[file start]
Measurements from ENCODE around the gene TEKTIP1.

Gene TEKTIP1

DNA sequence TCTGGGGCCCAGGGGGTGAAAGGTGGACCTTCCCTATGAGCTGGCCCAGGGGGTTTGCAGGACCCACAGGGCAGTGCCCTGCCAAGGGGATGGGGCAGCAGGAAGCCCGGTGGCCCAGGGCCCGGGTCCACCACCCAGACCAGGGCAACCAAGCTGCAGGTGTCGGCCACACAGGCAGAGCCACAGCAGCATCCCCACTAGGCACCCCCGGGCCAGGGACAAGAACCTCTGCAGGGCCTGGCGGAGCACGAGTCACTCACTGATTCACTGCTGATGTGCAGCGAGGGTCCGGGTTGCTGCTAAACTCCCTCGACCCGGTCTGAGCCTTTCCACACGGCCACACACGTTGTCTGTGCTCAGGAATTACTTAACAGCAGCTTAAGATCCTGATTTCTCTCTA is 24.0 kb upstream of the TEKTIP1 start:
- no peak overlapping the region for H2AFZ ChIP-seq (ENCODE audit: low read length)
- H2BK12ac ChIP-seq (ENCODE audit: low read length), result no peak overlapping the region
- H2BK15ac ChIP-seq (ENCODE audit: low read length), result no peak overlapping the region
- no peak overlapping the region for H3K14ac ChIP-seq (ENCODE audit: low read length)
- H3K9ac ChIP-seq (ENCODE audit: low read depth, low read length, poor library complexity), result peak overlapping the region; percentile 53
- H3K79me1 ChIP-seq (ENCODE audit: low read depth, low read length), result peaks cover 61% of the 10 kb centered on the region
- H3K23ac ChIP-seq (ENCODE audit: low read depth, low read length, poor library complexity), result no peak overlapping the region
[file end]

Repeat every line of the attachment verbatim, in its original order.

Measurements from ENCODE around the gene TEKTIP1.

Gene TEKTIP1

DNA sequence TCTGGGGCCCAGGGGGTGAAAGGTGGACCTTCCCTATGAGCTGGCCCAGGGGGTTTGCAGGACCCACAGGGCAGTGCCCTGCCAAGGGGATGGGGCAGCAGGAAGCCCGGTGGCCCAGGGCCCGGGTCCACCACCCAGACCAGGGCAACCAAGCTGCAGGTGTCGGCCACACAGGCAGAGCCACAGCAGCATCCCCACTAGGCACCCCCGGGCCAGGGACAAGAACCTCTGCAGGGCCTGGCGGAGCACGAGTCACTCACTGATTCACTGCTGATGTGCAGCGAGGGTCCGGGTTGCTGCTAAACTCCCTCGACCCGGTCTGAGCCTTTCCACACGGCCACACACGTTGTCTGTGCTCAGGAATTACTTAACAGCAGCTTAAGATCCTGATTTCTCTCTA is 24.0 kb upstream of the TEKTIP1 start:
- no peak overlapping the region for H2AFZ ChIP-seq (ENCODE audit: low read length)
- H2BK12ac ChIP-seq (ENCODE audit: low read length), result no peak overlapping the region
- H2BK15ac ChIP-seq (ENCODE audit: low read length), result no peak overlapping the region
- no peak overlapping the region for H3K14ac ChIP-seq (ENCODE audit: low read length)
- H3K9ac ChIP-seq (ENCODE audit: low read depth, low read length, poor library complexity), result peak overlapping the region; percentile 53
- H3K79me1 ChIP-seq (ENCODE audit: low read depth, low read length), result peaks cover 61% of the 10 kb centered on the region
- H3K23ac ChIP-seq (ENCODE audit: low read depth, low read length, poor library complexity), result no peak overlapping the region